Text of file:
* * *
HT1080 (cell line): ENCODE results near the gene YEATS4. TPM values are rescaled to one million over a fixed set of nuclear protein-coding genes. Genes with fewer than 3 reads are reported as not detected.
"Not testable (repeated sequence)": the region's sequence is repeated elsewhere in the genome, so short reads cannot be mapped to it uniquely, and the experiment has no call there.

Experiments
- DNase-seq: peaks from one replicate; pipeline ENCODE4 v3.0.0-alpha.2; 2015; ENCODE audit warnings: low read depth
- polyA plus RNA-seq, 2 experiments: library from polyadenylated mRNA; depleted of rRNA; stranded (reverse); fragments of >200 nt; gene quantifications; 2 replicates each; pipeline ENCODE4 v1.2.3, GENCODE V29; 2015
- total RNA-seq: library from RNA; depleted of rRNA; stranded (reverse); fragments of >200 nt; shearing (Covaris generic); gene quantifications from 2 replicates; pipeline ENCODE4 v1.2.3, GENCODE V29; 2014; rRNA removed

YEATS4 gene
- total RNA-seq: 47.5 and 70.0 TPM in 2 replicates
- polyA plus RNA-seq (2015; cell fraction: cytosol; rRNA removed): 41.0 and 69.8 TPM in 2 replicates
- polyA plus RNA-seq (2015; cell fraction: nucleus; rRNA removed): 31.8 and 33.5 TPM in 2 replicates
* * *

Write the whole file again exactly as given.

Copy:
HT1080 (cell line): ENCODE results near the gene YEATS4. TPM values are rescaled to one million over a fixed set of nuclear protein-coding genes. Genes with fewer than 3 reads are reported as not detected.
"Not testable (repeated sequence)": the region's sequence is repeated elsewhere in the genome, so short reads cannot be mapped to it uniquely, and the experiment has no call there.

Experiments
- DNase-seq: peaks from one replicate; pipeline ENCODE4 v3.0.0-alpha.2; 2015; ENCODE audit warnings: low read depth
- polyA plus RNA-seq, 2 experiments: library from polyadenylated mRNA; depleted of rRNA; stranded (reverse); fragments of >200 nt; gene quantifications; 2 replicates each; pipeline ENCODE4 v1.2.3, GENCODE V29; 2015
- total RNA-seq: library from RNA; depleted of rRNA; stranded (reverse); fragments of >200 nt; shearing (Covaris generic); gene quantifications from 2 replicates; pipeline ENCODE4 v1.2.3, GENCODE V29; 2014; rRNA removed

YEATS4 gene
- total RNA-seq: 47.5 and 70.0 TPM in 2 replicates
- polyA plus RNA-seq (2015; cell fraction: cytosol; rRNA removed): 41.0 and 69.8 TPM in 2 replicates
- polyA plus RNA-seq (2015; cell fraction: nucleus; rRNA removed): 31.8 and 33.5 TPM in 2 replicates